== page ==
Nothing Induces Fear More than Dead Bodies
“I went to Korle Bu (Teaching Hospital), and I saw dead bodies, and it scared me out of reading medicine.”
– Skyy Power Chief Executive, Wilson Arthur on why he changed his mind about pursuing a noble profession in medicine to the near ignoble profession in entertainment and broadcastingGet Your Copy
Wilson tells me this in an interview I had with him on Skyy TV in late 2004. He built Skyy TV after the overwhelming success of his private radio enterprise.
“You see, Phillip,” he tells me, “I wanted to become a medical doctor.”
“You?” I interject, visibly shocked that the man sitting opposite me had once wanted to nurse people back to health.
I have only recently reviewed the video and cringed at my youthful skepticism. My obvious disbelief was expressed with a firm tone of ridicule. Wilson, to his credit, overlooked it and related his story.
According to him, before the dream of becoming a doctor took any recognisable shape, it disintegrated.
“I went to Korle Bu (Teaching Hospital),” he says, “I saw dead bodies, and it scared me out of reading medicine.”
Just like the corpse he saw, his dream of becoming a doctor died.
I had worked closely with Wilson on a daily basis for years. He employed me as a journalist when he set up Skyy Power FM. Given the speed with which Wilson developed his radio station and nurtured dozens of presenters into celebrities, the idea of owning and operating a TV station seemed like a natural progression for him.
Wilson is an indecipherable genius in making enterprising dreams come true. My colleagues and I saw this everyday, but the more we knew him, the less we understood how he made things happen to achieve lasting impact.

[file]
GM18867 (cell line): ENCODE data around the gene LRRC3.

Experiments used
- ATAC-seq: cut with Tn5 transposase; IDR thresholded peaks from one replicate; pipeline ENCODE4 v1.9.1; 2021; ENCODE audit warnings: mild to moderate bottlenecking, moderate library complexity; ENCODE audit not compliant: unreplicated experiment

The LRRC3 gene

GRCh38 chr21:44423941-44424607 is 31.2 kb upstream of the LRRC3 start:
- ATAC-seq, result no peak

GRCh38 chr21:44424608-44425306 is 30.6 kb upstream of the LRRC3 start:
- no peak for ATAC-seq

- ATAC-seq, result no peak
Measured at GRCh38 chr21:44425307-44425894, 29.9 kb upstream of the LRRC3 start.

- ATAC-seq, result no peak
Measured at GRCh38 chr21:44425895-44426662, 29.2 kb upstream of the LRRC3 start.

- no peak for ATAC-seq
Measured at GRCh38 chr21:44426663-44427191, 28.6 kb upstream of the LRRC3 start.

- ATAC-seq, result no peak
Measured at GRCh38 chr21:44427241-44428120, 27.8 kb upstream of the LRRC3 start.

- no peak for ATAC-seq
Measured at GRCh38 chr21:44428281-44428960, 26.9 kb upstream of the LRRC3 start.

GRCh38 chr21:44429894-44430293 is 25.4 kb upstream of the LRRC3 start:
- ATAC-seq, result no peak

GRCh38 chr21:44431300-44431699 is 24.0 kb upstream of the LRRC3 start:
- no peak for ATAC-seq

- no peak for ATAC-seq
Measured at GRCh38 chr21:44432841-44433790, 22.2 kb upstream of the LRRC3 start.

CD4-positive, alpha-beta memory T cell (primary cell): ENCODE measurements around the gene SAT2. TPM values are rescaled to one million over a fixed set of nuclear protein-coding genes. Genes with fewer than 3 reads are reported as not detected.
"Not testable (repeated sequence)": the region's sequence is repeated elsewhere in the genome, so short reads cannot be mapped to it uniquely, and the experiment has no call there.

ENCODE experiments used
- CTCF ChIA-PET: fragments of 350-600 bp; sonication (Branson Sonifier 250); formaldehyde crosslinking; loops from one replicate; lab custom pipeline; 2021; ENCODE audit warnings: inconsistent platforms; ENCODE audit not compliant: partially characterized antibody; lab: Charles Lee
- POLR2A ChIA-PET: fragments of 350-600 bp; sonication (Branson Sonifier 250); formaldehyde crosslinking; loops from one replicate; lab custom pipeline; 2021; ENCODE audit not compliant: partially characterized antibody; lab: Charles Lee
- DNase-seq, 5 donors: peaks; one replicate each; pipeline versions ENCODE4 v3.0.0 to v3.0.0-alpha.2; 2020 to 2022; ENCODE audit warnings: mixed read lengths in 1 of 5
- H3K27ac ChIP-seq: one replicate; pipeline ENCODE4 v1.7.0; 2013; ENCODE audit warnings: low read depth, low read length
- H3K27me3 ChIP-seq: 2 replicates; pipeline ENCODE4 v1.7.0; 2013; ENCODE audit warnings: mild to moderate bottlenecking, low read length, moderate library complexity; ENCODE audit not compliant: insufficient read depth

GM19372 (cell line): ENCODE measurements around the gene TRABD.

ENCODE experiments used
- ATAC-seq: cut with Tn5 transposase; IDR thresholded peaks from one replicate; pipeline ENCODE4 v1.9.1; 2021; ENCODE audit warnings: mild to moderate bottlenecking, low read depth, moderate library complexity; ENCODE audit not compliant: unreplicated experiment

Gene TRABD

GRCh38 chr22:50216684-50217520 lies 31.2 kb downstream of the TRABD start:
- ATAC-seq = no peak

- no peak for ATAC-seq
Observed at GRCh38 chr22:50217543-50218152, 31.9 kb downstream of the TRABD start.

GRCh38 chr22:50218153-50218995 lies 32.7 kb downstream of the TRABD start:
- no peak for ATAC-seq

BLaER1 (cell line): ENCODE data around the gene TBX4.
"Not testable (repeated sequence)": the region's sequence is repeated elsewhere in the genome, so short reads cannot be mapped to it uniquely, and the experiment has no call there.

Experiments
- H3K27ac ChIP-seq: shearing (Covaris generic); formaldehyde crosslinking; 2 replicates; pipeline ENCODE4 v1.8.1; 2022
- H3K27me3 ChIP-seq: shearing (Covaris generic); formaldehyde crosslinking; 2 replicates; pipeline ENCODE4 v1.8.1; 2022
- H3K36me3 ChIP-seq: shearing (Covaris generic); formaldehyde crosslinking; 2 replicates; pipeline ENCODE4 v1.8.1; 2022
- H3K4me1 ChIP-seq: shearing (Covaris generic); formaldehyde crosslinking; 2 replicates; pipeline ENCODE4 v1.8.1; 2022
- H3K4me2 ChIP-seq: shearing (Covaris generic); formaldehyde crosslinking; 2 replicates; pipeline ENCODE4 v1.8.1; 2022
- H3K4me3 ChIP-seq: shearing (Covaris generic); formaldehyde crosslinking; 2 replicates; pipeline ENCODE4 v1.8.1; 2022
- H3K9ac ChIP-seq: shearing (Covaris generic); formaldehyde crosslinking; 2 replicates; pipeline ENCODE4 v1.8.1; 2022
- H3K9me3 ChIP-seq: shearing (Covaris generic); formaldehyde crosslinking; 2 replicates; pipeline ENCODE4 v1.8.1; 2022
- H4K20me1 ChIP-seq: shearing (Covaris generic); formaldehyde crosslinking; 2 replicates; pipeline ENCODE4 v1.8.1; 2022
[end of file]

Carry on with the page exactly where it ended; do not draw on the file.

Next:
Wilson was all the more impressive because rather than being known as a boss, he was very much like an employee, mixing with the rest of us on the job every hour in a way that hardly distinguished him from the workforce.
“I am an average guy,” says Wilson in the interview. It was a point he sought to emphasise. He also adds that “maybe the difference is that I am focused, I know what I want and I try to go for what I want.”
He reveals in the interview that the closed door to becoming a medical doctor made him find drive and purpose in the entertainment industry.
A Change of Direction
Wilson’s spine-chilling experience of gazing at dead bodies in the hospital caused him to change his course. “I decided that I would go into a profession that will bring out the best in me,” he says, adding, “I love entertainment.”
Years later, he would add that “music is my first love.”
His love of music and entertainment is one of the final motivators for seeking to build a profitable radio station in a part of Ghana that was written off as a possible location for a successful broadcasting business.
Roots from Ateiku
Wilson grew up as one of ten children in his family. His father, a retired army captain, died when he was only eight years old. His widowed mother managed the slim family budget with the combined skills of an entrepreneur and an economist. He enjoyed learning valuable entrepreneurial skills from his mother in Ateiku, a village not far from Takoradi. He observed intently as she bought and sold for profit anything she could lay her hands on.
“When we were young, we thought our mum was very rich because she could afford anything, to the extent of sending my older brother overseas to study,” recalls Wilson.
“When someone comes to our home and the person gives us money, she would take the money and tell you she is going to help you make money out of this money. She invests the money in one of the things she is selling; so you see your money growing – and that was a big lesson I had when I was a child,” says Wilson in the 2005 interview.
“I realised that if you put money into something, it grows and you can get money out of it and you can have whatever you want from the profit.”
So, Wilson learned to become a creative entrepreneur at a young age from his illiterate mother, in a village not far from the Twin City.